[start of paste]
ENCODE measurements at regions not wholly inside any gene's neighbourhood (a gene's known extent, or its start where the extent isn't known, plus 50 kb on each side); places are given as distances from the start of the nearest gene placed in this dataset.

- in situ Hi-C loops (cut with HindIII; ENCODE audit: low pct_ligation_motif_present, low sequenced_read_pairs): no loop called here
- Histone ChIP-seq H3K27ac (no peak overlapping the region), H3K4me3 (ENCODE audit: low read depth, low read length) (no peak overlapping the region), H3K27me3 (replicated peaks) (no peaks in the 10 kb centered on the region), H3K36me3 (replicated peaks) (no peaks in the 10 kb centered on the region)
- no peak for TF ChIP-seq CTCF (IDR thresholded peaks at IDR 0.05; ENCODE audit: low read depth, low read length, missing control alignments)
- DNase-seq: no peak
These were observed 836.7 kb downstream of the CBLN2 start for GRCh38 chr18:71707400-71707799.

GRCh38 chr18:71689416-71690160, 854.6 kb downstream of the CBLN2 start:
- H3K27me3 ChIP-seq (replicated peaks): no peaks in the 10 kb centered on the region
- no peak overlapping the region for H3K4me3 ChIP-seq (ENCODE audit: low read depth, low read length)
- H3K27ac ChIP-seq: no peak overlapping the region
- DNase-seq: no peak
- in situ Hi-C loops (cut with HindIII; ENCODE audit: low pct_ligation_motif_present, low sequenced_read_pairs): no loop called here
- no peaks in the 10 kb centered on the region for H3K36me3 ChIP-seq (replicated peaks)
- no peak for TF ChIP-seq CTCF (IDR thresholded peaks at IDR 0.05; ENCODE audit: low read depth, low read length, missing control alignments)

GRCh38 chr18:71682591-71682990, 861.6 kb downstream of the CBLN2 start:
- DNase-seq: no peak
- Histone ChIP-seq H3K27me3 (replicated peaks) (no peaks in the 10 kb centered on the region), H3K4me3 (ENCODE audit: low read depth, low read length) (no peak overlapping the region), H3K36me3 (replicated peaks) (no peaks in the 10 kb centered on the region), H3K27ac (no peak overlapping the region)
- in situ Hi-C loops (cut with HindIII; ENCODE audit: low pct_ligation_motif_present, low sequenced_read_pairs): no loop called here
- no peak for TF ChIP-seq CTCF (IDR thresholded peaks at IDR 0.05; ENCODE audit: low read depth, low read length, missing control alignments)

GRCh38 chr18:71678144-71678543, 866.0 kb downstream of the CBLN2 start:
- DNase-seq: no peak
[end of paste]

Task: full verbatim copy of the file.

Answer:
ENCODE measurements at regions not wholly inside any gene's neighbourhood (a gene's known extent, or its start where the extent isn't known, plus 50 kb on each side); places are given as distances from the start of the nearest gene placed in this dataset.

- in situ Hi-C loops (cut with HindIII; ENCODE audit: low pct_ligation_motif_present, low sequenced_read_pairs): no loop called here
- Histone ChIP-seq H3K27ac (no peak overlapping the region), H3K4me3 (ENCODE audit: low read depth, low read length) (no peak overlapping the region), H3K27me3 (replicated peaks) (no peaks in the 10 kb centered on the region), H3K36me3 (replicated peaks) (no peaks in the 10 kb centered on the region)
- no peak for TF ChIP-seq CTCF (IDR thresholded peaks at IDR 0.05; ENCODE audit: low read depth, low read length, missing control alignments)
- DNase-seq: no peak
These were observed 836.7 kb downstream of the CBLN2 start for GRCh38 chr18:71707400-71707799.

GRCh38 chr18:71689416-71690160, 854.6 kb downstream of the CBLN2 start:
- H3K27me3 ChIP-seq (replicated peaks): no peaks in the 10 kb centered on the region
- no peak overlapping the region for H3K4me3 ChIP-seq (ENCODE audit: low read depth, low read length)
- H3K27ac ChIP-seq: no peak overlapping the region
- DNase-seq: no peak
- in situ Hi-C loops (cut with HindIII; ENCODE audit: low pct_ligation_motif_present, low sequenced_read_pairs): no loop called here
- no peaks in the 10 kb centered on the region for H3K36me3 ChIP-seq (replicated peaks)
- no peak for TF ChIP-seq CTCF (IDR thresholded peaks at IDR 0.05; ENCODE audit: low read depth, low read length, missing control alignments)

GRCh38 chr18:71682591-71682990, 861.6 kb downstream of the CBLN2 start:
- DNase-seq: no peak
- Histone ChIP-seq H3K27me3 (replicated peaks) (no peaks in the 10 kb centered on the region), H3K4me3 (ENCODE audit: low read depth, low read length) (no peak overlapping the region), H3K36me3 (replicated peaks) (no peaks in the 10 kb centered on the region), H3K27ac (no peak overlapping the region)
- in situ Hi-C loops (cut with HindIII; ENCODE audit: low pct_ligation_motif_present, low sequenced_read_pairs): no loop called here
- no peak for TF ChIP-seq CTCF (IDR thresholded peaks at IDR 0.05; ENCODE audit: low read depth, low read length, missing control alignments)

GRCh38 chr18:71678144-71678543, 866.0 kb downstream of the CBLN2 start:
- DNase-seq: no peak